Skip to main content

NIH Public Access @ UCSD: The Big Picture: NIH Policy, Compliance Overview, & Submission Methods

Resources to help the UCSD research community comply with the NIH Public Access Policy.

The NIH Public Access Policy ensures that the public has access to the published results of NIH funded research. It requires scientists to submit final peer-reviewed journal manuscripts that arise from NIH funds to the digital archive PubMed Central upon acceptance for publication.  To help advance science and improve human health, the Policy requires that these papers are accessible to the public on PubMed Central no later than 12 months after publication.  (From http://publicaccess.nih.gov/)

Policy Details

The NIH Public Access Policy implements Division G, Title II,  Section 218 of PL 110-161 (Consolidated Appropriations Act, 2008).  The law states:

The Director of the National Institutes of Health shall require that all investigators funded by the NIH submit or have submitted for them to the National Library of Medicine’s PubMed Central an electronic version of their final, peer-reviewed manuscripts upon acceptance for publication, to be made publicly available no later than 12 months after the official date of publication: Provided, That the NIH shall implement the public access policy in a manner consistent with copyright law.  (From http://publicaccess.nih.gov/policy.htm)

All of your papers that fall under the NIH Public Access Policy, whether in press or in print, must include evidence of compliance in all of your NIH grant applications, proposals, and progress reports. This affects all applicable papers that are authored by the Principal Investigator (PI) or arose from the PI’s NIH funds.  (From http://publicaccess.nih.gov/)

 

1. Determine Applicability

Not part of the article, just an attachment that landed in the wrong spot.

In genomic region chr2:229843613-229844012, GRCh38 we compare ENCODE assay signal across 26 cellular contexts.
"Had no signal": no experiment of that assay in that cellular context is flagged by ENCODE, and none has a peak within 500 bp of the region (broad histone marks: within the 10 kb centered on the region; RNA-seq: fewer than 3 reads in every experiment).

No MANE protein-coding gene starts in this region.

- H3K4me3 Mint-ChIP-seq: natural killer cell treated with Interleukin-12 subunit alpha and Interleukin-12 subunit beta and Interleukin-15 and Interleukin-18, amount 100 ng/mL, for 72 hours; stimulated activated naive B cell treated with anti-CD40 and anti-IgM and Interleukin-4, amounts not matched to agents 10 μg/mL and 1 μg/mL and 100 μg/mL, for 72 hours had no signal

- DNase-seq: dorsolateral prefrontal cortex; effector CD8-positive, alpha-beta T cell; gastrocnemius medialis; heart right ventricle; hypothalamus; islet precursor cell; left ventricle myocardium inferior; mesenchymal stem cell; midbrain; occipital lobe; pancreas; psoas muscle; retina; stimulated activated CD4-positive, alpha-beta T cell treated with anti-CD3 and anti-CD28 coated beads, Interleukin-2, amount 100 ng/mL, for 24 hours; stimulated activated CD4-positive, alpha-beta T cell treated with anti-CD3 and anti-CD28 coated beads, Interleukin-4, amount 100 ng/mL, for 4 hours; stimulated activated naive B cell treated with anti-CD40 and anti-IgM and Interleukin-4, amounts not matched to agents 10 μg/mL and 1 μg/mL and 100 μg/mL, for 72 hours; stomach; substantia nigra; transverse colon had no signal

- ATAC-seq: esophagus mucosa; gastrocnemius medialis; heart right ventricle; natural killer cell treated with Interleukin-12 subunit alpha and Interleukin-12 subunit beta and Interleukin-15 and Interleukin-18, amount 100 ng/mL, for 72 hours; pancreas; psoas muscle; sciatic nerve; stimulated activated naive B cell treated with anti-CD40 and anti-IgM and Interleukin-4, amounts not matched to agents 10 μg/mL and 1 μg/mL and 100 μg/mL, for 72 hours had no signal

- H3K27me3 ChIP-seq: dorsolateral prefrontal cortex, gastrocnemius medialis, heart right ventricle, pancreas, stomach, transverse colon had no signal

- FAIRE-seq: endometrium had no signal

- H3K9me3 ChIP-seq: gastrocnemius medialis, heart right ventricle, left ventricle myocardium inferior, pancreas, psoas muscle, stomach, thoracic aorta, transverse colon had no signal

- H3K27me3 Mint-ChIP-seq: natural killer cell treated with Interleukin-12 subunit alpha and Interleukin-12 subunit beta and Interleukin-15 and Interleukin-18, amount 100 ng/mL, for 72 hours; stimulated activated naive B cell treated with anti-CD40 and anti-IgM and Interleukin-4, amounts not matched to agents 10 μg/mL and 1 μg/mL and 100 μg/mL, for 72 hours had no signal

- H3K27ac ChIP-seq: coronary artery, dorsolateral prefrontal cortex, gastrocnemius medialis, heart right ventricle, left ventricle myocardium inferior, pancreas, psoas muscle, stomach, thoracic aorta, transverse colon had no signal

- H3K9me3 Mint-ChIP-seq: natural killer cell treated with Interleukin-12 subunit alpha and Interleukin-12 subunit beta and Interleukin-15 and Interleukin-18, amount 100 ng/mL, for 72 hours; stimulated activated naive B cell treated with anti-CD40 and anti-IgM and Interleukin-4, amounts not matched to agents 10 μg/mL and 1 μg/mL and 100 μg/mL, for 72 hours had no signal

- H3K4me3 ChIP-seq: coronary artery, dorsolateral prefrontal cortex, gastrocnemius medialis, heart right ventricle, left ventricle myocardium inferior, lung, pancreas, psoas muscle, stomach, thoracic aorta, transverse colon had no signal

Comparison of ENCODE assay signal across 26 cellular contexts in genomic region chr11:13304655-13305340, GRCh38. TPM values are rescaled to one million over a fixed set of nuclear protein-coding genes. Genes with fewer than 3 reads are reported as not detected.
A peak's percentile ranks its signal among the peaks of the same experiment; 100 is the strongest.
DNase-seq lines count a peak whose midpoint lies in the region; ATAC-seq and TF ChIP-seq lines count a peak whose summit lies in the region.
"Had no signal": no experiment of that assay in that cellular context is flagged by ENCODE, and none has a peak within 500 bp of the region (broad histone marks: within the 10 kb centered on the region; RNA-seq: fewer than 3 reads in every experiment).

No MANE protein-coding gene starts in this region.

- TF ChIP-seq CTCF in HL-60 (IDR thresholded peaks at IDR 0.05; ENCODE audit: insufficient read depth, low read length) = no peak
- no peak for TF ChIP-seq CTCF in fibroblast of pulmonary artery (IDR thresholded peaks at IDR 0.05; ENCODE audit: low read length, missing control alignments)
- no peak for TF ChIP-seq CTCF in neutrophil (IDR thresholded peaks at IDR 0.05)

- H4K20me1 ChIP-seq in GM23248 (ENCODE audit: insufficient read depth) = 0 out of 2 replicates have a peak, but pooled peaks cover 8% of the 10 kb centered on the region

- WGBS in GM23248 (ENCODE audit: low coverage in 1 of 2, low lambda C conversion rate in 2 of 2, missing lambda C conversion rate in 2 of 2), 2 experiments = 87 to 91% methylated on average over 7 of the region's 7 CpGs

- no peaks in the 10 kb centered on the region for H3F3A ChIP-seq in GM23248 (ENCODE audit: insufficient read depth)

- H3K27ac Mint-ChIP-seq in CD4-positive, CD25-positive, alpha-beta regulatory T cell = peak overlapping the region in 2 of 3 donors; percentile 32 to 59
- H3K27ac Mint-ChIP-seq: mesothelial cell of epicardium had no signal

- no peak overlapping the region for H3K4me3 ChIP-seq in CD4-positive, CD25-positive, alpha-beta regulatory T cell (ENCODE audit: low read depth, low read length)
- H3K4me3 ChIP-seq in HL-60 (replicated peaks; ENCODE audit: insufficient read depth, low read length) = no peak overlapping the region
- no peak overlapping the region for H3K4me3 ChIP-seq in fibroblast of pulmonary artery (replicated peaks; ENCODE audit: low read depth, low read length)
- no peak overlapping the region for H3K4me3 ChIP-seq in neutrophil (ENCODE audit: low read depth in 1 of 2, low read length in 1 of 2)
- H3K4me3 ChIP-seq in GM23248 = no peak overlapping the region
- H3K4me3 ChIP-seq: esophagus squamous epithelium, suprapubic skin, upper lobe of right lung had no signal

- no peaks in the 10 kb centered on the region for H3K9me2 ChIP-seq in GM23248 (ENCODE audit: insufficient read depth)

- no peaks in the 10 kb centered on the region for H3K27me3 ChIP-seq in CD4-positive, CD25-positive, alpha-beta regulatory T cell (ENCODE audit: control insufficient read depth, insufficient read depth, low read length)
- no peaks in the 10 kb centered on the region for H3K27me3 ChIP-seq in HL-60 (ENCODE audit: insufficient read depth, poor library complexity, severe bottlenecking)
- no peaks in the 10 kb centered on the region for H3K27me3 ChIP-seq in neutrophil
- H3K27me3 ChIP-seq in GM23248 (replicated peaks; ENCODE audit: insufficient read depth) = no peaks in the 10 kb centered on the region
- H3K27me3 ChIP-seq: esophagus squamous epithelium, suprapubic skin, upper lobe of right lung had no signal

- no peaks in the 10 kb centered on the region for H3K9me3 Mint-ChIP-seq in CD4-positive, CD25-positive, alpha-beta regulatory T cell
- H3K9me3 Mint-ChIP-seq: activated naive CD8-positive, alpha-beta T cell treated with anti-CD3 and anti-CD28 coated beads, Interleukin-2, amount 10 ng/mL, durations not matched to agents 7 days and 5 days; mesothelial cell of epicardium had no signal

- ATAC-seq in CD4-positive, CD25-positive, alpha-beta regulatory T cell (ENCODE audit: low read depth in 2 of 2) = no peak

Does the NIH Public Access Policy apply to your paper?

The Policy applies to any manuscript that:

  • Is peer-reviewed;
  • And, is accepted for publication in a journal on or after April 7, 2008;
  • And, arises from:
    • Any direct funding from an NIH grant or cooperative agreement active in Fiscal Year 2008 or beyond, or;
    • Any direct funding from an NIH contract signed on or after April 7, 2008, or;
    • Any direct funding from the NIH Intramural Program, or;
    • An NIH employee

Note: Until further notice, papers written in scripts other than Latin (e.g., Russian, Japanese) are not required to be posted on PubMed Central and do not require evidence of compliance on applications, proposals or reports. Papers may be processed that are written in Latin (Roman) script that contain characters and fonts used in standard mathematical notation.

 

2. Address Copyright

Before you sign a publication agreement or similar copyright transfer agreement, make sure that the agreement allows the paper to be posted to PubMed Central (PMC) in accordance with the NIH Public Access Policy.  Final, peer-reviewed manuscripts must be posted to the NIH Manuscript Submission (NIHMS) System upon acceptance for publication, and be made publicly available on PMC no later than 12 months after the official date of publication.

For the convenience of University of California authors:

UC authors should submit a copy of this letter signed by William Tucker, executive director of the Office of Technology Transfer and Research Administration in the UC Office of the President, with any manuscript submitted for possible publication. It provides notice to publishers that, if accepted for publication, the paper will be required by law to be posted on PMC. If this letter is not submitted at the time a paper is sent to a publisher for review, it must be submitted along with any signed publication agreement.

 

3. Submit paper to PMC

Submit papers to PubMed Central (PMC) and approve public release.

See the Submission Methods tab.

 

4. Include PMCID in Citations

Include the PMCID at the end of the full citation in any NIH application or report.

 

There are four methods to ensure that an applicable paper is submitted to PubMed Central (PMC) in compliance with the NIH Public Access Policy. See NIH's Submission Methods table to see which method works best for you.